The “History” section ends somewhat abruptly following the adoption of the Fourteenth Amendment, leaving the “Analysis” section to cover the SLAUGHTER-HOUSE CASES (1873) and the twentieth century.  The “Analysis” chapter is organized around a thematic approach rather than an historical one.  Bogen begins with the Article IV clause and identifies the core issues with which past cases have dealt, including the restriction of political power to residents, equality in taxation, and access to courts.  In these cases, though, privileges and immunities are either repeatedly set aside by the Court in favor of some other doctrine or reduced to deferential tests of justification for differential treatment.  In the end, the reader is left with a sense of the emptiness in the Article IV clause.  Attempts to expand its reach fail time and again as it has largely been superceded by due process claims.

Bogen then turns to the privileges and immunities clause of the Fourteenth Amendment.  His review demonstrates that it has suffered a similar fate.  Justice Samuel Miller’s opinion in the SLAUGHTER-HOUSE CASES made reliance on privileges and immunities for the protection of fundamental rights extremely difficult.  Justice Miller rejected the fundamental rights notion of privileges and immunities and limited the clause’s application to protection of the rights of federal citizens.  While the privileges and immunities clause could have been used to incorporate the Bill of Rights, Bogen traces the transition to an emphasis on due process in the wake of Justice Miller’s opinion.  The aptly titled heading “Rejection by Silence and Dicta” captures the cold reception privileges and immunities have received.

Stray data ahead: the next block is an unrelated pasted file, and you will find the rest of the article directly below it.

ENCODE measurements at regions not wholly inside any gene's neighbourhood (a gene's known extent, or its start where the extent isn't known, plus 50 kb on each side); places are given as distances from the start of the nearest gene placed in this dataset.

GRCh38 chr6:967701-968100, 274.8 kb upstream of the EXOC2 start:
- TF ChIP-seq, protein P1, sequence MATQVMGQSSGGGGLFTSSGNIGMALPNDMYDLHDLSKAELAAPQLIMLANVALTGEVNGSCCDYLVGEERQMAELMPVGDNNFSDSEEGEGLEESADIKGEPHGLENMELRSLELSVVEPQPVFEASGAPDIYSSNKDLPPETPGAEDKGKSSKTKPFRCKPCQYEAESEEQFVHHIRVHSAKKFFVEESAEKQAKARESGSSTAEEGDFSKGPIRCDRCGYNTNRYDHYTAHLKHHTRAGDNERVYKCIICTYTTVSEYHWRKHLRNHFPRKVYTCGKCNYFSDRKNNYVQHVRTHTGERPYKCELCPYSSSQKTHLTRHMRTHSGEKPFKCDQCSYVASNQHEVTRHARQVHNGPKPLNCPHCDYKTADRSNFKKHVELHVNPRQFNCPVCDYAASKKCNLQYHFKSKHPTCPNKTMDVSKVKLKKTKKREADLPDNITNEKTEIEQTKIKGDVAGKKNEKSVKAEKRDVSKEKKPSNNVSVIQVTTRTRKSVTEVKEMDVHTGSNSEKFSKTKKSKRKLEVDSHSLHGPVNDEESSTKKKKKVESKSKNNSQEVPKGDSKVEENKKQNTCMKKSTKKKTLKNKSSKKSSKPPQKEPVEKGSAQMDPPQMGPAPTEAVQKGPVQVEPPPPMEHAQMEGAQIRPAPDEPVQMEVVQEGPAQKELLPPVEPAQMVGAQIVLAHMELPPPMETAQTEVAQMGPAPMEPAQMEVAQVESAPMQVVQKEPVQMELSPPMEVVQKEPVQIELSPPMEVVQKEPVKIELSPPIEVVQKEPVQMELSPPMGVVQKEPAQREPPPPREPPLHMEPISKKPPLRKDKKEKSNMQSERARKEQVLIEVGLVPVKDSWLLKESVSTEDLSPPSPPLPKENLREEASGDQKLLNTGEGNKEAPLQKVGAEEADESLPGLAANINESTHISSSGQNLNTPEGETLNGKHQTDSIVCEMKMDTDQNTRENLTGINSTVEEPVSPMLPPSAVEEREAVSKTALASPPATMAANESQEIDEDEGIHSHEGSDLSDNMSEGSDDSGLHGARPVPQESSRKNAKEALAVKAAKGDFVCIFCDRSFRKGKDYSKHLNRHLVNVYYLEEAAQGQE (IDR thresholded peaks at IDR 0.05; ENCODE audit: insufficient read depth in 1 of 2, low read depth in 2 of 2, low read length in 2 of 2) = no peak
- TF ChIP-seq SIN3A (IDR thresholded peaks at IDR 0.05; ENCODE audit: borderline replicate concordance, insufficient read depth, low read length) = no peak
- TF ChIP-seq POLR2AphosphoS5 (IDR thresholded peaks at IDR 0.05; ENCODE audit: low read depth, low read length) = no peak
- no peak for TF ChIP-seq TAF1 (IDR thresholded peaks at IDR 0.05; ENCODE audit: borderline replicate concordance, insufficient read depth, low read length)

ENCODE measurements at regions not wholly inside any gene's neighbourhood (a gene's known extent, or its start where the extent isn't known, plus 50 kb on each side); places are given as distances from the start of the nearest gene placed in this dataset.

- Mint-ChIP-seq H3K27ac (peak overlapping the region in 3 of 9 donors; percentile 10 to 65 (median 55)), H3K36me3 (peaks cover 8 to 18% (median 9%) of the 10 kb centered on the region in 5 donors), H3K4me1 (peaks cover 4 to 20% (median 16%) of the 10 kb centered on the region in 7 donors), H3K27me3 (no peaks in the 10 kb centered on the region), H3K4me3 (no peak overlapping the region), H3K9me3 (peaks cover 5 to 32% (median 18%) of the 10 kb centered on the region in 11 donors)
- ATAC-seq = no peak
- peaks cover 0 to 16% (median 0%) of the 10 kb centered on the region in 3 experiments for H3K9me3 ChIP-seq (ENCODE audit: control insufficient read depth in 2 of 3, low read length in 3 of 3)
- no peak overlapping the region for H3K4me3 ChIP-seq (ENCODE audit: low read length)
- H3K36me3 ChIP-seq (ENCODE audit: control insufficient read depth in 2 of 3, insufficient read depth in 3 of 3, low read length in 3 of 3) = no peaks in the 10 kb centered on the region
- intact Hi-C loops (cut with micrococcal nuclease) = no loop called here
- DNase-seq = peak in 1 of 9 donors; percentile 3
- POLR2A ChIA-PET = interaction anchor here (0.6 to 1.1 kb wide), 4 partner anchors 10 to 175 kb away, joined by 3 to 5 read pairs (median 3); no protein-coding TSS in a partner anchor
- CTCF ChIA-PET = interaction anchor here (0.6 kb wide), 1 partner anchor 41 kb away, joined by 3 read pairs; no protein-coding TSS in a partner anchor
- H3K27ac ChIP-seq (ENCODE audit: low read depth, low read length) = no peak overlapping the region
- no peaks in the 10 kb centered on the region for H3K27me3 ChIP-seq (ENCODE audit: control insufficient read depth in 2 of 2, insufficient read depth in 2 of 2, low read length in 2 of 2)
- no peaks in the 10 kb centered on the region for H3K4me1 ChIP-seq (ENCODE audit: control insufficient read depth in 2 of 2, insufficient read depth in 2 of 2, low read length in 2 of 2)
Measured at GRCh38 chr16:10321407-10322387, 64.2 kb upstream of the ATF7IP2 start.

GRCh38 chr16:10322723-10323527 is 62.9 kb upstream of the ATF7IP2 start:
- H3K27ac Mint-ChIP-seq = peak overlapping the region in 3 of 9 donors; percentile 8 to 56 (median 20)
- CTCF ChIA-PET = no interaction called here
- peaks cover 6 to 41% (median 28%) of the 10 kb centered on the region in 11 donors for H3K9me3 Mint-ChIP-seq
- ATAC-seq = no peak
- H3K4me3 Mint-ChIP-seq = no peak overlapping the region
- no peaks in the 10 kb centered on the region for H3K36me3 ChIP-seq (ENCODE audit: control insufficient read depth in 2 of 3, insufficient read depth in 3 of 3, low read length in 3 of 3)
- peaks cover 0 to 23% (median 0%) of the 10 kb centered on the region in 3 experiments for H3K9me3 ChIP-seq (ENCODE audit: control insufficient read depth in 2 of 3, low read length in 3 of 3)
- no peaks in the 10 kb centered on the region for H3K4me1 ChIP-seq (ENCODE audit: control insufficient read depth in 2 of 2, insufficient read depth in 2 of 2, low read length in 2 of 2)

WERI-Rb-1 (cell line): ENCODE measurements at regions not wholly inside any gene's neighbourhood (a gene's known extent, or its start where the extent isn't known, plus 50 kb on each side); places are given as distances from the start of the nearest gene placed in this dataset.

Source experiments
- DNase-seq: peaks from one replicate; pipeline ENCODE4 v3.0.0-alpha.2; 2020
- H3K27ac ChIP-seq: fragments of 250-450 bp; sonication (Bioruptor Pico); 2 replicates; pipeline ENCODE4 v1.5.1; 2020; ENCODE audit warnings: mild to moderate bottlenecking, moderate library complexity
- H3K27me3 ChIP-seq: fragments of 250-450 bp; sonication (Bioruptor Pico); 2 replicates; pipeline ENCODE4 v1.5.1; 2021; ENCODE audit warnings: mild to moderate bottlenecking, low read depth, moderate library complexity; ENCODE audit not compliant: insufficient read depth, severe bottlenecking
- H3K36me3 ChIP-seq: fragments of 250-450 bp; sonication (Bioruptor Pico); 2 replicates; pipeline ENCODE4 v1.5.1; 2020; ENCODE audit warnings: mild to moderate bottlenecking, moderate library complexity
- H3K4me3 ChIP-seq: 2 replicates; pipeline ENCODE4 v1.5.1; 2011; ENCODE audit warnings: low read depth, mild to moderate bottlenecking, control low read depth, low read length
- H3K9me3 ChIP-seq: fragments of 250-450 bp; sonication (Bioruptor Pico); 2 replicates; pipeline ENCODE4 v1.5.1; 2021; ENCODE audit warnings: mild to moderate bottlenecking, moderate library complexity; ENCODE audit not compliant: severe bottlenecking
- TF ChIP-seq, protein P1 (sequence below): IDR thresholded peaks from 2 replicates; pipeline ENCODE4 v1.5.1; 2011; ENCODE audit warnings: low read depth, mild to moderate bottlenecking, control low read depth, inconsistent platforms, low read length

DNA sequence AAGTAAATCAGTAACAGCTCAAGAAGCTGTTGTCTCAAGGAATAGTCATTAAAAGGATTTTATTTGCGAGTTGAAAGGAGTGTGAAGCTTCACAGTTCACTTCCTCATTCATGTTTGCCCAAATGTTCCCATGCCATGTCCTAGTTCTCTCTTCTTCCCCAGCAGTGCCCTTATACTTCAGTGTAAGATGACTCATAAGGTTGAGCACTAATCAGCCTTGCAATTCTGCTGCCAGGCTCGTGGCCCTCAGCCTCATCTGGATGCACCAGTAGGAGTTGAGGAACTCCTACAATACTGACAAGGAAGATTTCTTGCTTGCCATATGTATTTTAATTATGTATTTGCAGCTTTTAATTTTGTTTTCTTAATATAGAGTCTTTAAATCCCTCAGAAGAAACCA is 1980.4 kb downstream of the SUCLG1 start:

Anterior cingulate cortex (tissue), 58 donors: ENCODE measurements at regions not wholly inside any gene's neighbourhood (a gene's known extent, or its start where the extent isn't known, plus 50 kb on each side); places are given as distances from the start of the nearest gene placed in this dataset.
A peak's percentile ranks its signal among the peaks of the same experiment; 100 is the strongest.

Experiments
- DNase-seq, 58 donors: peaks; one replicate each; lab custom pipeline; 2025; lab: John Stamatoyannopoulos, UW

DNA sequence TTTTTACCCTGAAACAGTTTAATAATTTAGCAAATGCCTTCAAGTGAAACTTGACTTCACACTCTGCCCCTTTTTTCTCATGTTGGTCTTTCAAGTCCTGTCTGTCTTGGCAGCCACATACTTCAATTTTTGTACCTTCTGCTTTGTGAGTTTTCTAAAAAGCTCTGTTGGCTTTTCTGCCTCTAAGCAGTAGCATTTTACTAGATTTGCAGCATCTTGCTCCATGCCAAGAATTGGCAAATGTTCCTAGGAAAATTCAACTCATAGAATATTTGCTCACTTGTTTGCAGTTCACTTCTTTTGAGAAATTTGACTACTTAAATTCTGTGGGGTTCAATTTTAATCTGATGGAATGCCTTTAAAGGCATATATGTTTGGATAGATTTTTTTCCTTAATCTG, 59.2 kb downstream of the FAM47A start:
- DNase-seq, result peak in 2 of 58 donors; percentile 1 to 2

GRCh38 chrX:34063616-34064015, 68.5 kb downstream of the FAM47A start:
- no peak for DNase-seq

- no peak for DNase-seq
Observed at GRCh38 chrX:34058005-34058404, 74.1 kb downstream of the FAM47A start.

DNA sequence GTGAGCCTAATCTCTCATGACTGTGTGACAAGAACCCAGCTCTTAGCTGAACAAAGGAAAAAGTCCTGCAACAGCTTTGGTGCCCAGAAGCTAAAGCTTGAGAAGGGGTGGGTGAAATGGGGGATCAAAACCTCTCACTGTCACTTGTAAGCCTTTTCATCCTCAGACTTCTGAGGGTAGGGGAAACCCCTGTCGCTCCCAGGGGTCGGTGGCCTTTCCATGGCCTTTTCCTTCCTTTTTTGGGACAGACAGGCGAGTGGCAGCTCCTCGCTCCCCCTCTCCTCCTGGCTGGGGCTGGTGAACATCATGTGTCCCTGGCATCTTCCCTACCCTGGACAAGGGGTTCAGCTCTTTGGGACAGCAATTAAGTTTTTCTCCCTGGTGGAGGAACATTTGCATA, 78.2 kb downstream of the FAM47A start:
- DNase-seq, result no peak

The one federal right that does seem to carry weight is the right to travel, which Bogen covers towards the end of the section.  The Court, in SHAPIRO v. THOMPSON (1969), combined the right to travel with equal protection to strike down residency durational requirements for welfare benefits.  In SAENZ v. ROE (1999), the Court finally explicitly located the source of the right to travel in the privileges and immunities clause, giving the clause some meaningful traction.  Bogen concludes with a bleak assessment of the future of privileges and immunities, barring a sudden legal interest in international human rights.  The bibliographic essay at the end, comprised almost exclusively of law review articles, is a useful resource.

Despite the extensive information the author provides, the book’s difficult format is a drawback.  It essentially has only two chapters, each well over sixty pages long.  While there are a number of headings and subheadings, the book would have benefited from shorter chapters that provided summation and related back to some general themes and ideas. 

There is a sense that privileges and immunities offered a desirable alternative to due process as a source for the protection of many rights at the time of the adoption of the Fourteenth Amendment.  The author acknowledges, though, that replacing due process now would lead to extensive disarray and undesirable side effects.  Bogen concludes that “the privileges and immunities clause of the Fourteenth Amendment has no current role, because the tasks for which it was designed are being performed by the due process clause” (pp.147-148).  This book is almost certainly the most comprehensive source of information on the privileges and immunities clauses.  Given its format and content, though, it is more suited for use as a research resource than in the classroom at either the undergraduate or graduate level. 



CORFIELD v. CORYELL, 6 F.Cas. 546 (Cir. Ct. E.D. Pa. 1823).

DRED SCOTT v. SANDFORD, 60 U.S. 393 (1857).

SAENZ v. ROE, 526 U.S. 489 (1999).

SHAPIRO V. THOMPSON, 394 U.S. 618 (1969).


Copyright 2003 by the author, Christopher Shortell.